May You Write Interesting Books 2

*Yes, I AM keeping holiday hours.  All the guys are home on vacation.  DEAL.*

I’m writing this as a series.  When it’s done I’ll compile it, clean it up and put it up for download in a few formats, for something like $3.99.  Might throw it on Amazon, too, if it looks worth it. Needless to say if you want to hit the donate button instead, and make a note on the paypal field
that it’s for May You Write Interesting Books, I’ll send you a copy when cleaned/compiled.  Oh, btw, I’ll also be taking suggestions for other seminars on writing.  I’ve considered doing something like a “self directed workshop” with suggested exercises you can do on your own or with your writing group.

It’s Dead Jim

So, you finally finished you magnum opus, with a thousand elephants, flawless world building, characters that are so real and raw that it makes your throat close up with unshed tears every time you think about it.  You have proofread it till the wax melts in your ears when you read the beginning paragraph.  You give it to your first readers (you do have first readers, right?  If not hit some random first readers on the head, drag them to your evil lair and subject them to your experiments.  A piranha tank helps. They learn right fast when it’s becoming good first readers or being skeletonized.  Just saying.)  You wait with baited *1 breath (we really need to talk about your three earthworms everything morning habit) and…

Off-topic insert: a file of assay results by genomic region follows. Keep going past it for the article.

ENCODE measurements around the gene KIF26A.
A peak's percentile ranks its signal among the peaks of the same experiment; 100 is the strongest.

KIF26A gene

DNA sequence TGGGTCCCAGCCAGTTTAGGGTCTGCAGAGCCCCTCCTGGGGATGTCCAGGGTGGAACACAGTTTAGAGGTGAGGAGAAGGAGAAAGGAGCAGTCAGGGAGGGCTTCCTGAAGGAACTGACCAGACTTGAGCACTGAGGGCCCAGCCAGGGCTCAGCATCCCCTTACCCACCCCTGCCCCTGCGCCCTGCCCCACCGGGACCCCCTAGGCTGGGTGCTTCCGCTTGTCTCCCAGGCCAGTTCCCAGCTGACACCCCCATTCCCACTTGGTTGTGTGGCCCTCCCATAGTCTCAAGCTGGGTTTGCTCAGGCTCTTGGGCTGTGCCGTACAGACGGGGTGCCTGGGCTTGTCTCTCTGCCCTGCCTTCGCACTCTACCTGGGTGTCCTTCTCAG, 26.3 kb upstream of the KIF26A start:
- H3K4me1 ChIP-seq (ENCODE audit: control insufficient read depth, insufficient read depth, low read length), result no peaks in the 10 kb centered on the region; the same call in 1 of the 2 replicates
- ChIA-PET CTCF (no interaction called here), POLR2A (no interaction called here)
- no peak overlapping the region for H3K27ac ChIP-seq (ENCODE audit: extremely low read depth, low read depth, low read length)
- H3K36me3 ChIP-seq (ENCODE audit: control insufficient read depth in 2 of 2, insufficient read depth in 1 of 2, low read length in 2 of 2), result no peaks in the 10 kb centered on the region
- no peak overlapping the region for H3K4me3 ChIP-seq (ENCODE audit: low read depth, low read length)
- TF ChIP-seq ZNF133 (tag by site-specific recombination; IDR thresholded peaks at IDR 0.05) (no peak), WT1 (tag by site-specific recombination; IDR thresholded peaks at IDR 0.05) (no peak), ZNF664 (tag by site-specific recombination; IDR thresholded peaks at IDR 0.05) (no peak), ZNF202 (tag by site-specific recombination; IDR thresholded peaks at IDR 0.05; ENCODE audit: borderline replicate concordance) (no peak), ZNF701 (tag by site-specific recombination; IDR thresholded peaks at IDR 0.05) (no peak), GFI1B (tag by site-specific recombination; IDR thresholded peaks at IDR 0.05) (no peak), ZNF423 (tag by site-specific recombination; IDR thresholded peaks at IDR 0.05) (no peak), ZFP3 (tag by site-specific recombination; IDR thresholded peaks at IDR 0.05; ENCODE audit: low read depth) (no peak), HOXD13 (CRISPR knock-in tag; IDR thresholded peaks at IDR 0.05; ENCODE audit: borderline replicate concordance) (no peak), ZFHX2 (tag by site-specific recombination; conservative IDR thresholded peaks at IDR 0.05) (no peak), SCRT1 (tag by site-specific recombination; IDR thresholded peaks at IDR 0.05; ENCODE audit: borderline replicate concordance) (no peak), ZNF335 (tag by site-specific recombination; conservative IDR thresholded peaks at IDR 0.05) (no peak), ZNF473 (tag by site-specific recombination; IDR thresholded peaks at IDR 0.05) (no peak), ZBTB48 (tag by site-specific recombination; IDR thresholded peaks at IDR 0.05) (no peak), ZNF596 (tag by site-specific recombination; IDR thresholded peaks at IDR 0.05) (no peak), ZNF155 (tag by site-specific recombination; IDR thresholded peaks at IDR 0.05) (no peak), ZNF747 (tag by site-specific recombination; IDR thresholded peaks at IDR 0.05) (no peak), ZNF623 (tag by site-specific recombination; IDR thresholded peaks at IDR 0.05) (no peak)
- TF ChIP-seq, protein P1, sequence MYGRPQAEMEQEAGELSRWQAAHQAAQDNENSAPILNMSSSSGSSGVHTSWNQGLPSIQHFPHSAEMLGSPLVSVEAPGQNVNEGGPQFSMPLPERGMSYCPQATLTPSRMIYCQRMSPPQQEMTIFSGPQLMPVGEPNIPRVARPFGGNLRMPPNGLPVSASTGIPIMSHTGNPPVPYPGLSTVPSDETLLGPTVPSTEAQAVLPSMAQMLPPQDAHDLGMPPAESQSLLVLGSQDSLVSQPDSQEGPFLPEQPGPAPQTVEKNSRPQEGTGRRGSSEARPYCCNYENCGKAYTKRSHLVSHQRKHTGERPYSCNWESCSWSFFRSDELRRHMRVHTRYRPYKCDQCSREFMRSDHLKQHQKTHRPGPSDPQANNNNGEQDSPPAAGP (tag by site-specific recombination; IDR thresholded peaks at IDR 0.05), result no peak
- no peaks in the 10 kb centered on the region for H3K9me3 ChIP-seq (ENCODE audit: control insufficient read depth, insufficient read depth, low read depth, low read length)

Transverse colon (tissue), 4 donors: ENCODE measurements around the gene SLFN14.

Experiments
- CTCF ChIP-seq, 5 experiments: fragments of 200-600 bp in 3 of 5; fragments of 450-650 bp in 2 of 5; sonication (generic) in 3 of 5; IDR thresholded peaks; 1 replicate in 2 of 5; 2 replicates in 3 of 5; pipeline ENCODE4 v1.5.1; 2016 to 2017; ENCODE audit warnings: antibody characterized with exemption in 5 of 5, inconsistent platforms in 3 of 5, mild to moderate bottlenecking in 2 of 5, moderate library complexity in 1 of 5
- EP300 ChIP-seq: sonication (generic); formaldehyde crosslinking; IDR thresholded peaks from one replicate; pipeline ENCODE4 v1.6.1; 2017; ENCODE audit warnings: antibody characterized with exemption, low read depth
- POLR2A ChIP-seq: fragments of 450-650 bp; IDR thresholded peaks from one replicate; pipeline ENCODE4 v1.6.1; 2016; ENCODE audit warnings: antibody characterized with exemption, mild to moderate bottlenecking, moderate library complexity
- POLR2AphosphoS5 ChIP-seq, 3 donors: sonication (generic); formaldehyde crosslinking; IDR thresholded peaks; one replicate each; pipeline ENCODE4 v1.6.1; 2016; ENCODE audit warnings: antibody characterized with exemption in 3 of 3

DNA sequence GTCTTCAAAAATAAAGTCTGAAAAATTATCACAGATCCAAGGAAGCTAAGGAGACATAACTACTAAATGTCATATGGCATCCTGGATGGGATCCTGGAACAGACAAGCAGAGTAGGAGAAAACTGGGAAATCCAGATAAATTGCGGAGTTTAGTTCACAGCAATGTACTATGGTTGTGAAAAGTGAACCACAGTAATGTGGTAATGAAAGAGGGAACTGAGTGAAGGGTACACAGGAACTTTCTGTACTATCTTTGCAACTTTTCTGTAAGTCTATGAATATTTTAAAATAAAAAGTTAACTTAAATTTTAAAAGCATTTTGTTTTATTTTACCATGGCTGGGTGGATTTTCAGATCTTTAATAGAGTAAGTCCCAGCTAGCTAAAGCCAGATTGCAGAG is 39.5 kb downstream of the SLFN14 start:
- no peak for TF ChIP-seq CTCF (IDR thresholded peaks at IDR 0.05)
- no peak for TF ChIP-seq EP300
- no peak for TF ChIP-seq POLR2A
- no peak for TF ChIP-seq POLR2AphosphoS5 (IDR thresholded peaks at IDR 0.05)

And they all come back and tell you “I couldn’t get past the first fifty pages, I kept falling asleep.”  Or worse, they don’t tell you anything.  There’s been an epidemic of sudden hair hygiene among your first readers, and shampoo consumption is through the roof; everyone’s aunt Minnie felt very sociable, suddenly; they all suffered mysterious medical ailments involving sleeping sickness.  Etc.

Now you’re sitting there, at the kitchen table, looking at all 1200 printed manuscript pages (yeah, this is autobiographical, deal) crying into your coffee and wondering if you’ll ever have what it takes to write with the big boys and girls and – this being science fiction – all the people who have to look in their pants every morning to figure out which one they are (notthatthereisanythingwrongwiththat, and let the one of you who is without oddness cast the first stone.)

Don’t worry about it.  We’ve all been there.  I’d be willing to bet you cash money that Shakespeare, at some point, knocked on Marlowe’s door and went “I read my first lines at the Mermaid last night and everyone fell asleep.  Oh, no, what do I do now?  Will I ever be a writer?  I mean, one who doesn’t put audiences to sleep?”  (To which Marlowe answered, “What you need is more boys and tobacco” but that’s besides the point.)

Sure you will.  Let’s get you fixed up.  First, stop crying into your coffee.  It makes it taste terrible.  Unless you’re drinking Folgers decaf, in which case anything might be an improvement.  Now, dry your tears and listen up.